China will facilitate its reform and opening up and boost vitality of businesses. To balance the government-market relationship—the pivotal issue in economic structural reform—China will continue reforms to streamline administration, delegate powers and improve regulation and services.
In 2016, this administration's target of cutting the number of items requiring government review by a third had been achieved ahead of schedule. On that basis, the government canceled the requirement on a further 165 items for review by State Council departments and authorized local governments. It also overhauled and standardized 192 intermediary service items for government review as well as 220 approval and accreditation items for professional qualifications.
This year, the report stated that China will continue to transform government functions in order to enable the market to play a decisive role in resource allocation and to give better play to the role of the government. China must deepen reform by continuing to pursue painful self-adjustments that overcome all odds. China will implement a list-based management system, formulate lists of the powers and responsibilities of the departments under the State Council, and expand the piloting of granting market access on the basis of a negative list.
In the Government Work Report, Premier Li Keqiang emphasized three key points. All industries and sectors for which entry is not explicitly prohibited by laws or regulations should be open to different types of market entities; all industries and sectors that are open to overseas investment should be open to Chinese private capital; and all unjustified activities that impede fair market competition should be stopped. The report also pointed out that China will move faster to develop a new government-business relationship. It stated that China will ensure equal rights, equal opportunities, and fair rules and further expand market access for the non-public sector.
Belt and Road Initiative
China is promoting the Silk Road Economic Belt and 21st-Century Maritime Silk Road Initiative (the Belt and Road Initiative) to build an international community with shared destiny. To achieve the goal, China is working with more than 100 countries, following the principles of wide consultations, joint contributions and shared benefits, to strengthen infrastructure construction and international industrial capacity cooperation, and enhance the industrialization of underdeveloped countries. In the information age, as an inevitable result of the international division of labor, industrial chains, value chains and supply chains are global and international economic and trade cooperation is drawing increasingly close. Thus, the global distribution of enterprises is also inevitable.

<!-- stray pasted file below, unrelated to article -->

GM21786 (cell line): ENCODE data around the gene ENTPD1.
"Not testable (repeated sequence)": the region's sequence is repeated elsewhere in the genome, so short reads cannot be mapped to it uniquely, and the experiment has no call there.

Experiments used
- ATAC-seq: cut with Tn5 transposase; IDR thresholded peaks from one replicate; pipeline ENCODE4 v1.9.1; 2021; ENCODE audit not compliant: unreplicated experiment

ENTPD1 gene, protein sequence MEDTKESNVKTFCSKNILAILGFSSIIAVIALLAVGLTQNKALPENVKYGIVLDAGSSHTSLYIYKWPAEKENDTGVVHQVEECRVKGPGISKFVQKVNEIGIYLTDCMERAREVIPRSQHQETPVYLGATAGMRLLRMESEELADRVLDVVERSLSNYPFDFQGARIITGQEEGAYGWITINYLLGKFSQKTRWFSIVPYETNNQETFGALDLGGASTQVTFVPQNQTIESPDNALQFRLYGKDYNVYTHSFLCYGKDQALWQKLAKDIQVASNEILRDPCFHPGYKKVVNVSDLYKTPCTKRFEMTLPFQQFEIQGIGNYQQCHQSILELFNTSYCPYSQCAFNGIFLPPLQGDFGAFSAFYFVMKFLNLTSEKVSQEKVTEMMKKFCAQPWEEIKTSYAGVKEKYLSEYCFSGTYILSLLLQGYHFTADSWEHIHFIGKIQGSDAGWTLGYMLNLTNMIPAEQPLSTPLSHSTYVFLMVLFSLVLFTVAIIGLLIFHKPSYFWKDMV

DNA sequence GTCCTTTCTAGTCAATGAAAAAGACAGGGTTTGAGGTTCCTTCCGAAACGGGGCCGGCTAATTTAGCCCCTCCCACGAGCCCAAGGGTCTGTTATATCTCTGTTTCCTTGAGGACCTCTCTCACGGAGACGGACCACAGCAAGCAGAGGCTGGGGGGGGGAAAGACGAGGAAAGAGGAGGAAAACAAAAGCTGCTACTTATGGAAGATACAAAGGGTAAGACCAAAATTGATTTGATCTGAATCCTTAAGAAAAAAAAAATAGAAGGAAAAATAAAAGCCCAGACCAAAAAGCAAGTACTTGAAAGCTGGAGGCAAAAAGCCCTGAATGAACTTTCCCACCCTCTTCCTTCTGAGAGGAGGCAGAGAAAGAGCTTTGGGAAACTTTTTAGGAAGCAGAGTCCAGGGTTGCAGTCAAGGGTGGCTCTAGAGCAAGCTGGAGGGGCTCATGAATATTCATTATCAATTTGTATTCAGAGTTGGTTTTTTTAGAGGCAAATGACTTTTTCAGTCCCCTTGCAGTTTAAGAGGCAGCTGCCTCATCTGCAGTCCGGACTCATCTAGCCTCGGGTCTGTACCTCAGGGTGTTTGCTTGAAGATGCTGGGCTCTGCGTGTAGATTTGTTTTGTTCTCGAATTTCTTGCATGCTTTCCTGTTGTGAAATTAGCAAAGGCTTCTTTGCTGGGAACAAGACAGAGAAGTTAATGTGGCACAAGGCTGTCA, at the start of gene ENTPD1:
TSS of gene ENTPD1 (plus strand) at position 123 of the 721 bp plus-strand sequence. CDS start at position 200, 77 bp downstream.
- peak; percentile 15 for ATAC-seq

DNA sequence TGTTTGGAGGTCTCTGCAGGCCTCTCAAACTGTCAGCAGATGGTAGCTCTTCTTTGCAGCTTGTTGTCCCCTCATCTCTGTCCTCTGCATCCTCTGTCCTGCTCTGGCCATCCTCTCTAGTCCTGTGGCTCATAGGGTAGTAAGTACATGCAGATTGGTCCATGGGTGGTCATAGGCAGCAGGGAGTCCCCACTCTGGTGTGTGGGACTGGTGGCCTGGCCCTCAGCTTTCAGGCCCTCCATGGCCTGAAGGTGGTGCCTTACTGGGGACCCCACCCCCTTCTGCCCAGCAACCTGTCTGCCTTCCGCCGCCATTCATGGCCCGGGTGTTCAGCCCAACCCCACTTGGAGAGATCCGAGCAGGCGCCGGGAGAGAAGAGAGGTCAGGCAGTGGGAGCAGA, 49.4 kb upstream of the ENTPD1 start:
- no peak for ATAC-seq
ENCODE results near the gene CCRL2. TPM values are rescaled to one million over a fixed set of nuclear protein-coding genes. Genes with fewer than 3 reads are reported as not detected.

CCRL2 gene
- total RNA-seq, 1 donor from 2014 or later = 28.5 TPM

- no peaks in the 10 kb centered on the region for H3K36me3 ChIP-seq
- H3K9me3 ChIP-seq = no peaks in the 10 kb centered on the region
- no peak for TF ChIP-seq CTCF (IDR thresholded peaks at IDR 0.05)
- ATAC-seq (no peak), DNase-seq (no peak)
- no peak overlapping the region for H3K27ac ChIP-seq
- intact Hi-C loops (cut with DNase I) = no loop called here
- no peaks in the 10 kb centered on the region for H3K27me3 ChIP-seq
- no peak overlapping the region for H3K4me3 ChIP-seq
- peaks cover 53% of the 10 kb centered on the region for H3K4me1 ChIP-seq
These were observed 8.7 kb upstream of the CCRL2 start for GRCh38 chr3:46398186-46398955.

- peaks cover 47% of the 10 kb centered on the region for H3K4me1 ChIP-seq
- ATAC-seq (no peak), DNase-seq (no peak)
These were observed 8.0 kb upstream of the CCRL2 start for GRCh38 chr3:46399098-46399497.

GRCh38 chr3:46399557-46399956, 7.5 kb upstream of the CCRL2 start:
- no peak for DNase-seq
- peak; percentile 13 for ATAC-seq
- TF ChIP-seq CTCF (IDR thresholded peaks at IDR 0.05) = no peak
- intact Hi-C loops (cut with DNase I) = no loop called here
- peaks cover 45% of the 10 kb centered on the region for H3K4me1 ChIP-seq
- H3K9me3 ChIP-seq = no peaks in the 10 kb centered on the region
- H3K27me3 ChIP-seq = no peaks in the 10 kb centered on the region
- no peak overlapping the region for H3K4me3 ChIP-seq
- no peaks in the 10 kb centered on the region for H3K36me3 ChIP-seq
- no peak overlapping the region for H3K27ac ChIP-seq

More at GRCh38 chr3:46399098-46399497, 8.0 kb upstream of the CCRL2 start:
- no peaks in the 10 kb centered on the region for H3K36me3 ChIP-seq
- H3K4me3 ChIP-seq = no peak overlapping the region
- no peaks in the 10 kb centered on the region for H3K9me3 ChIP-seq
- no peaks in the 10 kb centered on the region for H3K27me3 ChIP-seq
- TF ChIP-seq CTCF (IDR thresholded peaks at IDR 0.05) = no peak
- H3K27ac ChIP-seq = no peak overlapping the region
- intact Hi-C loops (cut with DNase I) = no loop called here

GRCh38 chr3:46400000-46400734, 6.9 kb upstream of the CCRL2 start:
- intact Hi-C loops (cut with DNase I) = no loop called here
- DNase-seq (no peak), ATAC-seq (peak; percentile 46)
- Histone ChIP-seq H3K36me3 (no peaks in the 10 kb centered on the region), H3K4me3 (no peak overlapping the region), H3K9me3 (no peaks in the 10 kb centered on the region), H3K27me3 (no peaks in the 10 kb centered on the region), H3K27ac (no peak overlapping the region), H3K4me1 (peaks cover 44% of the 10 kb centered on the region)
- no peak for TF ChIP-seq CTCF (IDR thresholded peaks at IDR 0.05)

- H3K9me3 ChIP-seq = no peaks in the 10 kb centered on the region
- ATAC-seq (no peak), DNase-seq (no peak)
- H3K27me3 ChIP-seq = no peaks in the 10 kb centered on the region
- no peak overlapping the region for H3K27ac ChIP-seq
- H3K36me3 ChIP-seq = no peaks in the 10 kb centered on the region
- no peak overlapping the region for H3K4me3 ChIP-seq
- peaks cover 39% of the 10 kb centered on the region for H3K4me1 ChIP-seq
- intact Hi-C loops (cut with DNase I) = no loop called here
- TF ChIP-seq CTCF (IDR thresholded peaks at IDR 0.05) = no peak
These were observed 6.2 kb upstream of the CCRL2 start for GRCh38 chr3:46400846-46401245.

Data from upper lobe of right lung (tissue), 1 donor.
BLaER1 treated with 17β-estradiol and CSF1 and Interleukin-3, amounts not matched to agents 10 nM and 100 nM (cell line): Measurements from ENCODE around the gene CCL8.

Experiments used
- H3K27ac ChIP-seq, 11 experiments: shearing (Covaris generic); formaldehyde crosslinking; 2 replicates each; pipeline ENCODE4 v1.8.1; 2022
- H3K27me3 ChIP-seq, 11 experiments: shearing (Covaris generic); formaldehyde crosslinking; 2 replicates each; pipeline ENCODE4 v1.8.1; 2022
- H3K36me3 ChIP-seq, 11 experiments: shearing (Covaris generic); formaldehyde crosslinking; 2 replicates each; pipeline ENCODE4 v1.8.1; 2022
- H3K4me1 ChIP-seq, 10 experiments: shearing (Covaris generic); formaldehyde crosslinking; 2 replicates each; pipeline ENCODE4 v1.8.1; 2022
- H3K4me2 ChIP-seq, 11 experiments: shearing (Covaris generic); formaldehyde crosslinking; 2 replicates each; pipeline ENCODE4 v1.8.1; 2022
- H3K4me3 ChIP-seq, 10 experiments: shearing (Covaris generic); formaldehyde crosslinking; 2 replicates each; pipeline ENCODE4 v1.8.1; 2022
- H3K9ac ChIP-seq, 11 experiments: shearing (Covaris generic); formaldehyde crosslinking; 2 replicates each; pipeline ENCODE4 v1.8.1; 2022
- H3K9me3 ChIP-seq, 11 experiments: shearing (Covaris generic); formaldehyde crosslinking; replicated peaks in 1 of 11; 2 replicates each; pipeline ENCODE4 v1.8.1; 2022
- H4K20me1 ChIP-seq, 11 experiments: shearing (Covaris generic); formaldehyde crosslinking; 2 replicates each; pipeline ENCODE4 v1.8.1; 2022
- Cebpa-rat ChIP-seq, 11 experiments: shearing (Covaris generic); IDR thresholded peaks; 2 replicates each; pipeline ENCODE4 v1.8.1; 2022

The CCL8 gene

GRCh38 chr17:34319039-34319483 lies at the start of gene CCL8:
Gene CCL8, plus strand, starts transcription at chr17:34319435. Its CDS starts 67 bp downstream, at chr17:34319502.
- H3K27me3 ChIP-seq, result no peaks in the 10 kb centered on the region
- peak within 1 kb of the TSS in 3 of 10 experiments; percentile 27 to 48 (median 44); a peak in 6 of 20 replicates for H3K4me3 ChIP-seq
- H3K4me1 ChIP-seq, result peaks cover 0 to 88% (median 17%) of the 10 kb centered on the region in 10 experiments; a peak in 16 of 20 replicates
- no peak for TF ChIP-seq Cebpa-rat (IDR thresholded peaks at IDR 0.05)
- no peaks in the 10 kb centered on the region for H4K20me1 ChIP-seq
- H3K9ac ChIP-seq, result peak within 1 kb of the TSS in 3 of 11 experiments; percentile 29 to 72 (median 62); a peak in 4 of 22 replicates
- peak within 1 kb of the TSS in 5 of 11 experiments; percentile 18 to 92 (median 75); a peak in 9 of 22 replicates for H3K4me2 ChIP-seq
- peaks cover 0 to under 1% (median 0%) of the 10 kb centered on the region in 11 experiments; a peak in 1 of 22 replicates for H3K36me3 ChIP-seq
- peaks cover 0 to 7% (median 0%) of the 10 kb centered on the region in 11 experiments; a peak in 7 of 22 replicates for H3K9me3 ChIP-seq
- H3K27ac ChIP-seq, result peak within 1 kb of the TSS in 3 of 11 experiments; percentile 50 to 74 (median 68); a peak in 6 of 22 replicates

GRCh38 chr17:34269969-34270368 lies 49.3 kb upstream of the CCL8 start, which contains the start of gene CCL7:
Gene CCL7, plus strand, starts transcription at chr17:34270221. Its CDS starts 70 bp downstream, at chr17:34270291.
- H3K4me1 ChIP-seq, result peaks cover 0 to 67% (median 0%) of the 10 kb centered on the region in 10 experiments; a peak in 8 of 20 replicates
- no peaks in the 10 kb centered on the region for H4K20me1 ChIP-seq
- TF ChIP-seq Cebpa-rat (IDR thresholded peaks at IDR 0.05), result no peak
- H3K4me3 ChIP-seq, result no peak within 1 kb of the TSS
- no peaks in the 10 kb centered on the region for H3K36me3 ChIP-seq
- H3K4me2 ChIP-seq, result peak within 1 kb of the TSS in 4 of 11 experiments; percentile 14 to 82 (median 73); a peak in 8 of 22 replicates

This year's report pointed out that in the process of promoting the Belt and Road Initiative, China will place more focus on building economic corridors and maritime cooperation hubs, as well as strengthening international industrial capacity cooperation and cooperation in education, culture and tourism with other countries along the Belt and Road routes. Thus, both foreign and domestic firms can make their own independent choices to invest in low-cost countries, like those in Southeast Asia.
Nowadays, as anti-globalization and trade protectionism have sprung up, this initiative places more focus on two-way investment and the real economy, and is committed to making full use of resources both in China and abroad to jointly develop the international market. It's also a real embodiment of a community of common destiny, common responsibility and common interests. In addition, by improving the standing of countries involved in the global industrial chain and giving full play to their advantages, the Belt and Road Initiative promotes economic connectivity and common prosperity.
The author is a research fellow from Chongyang Institute for Financial Studies of Renmin University of China
Copyedited by Dominic James Madar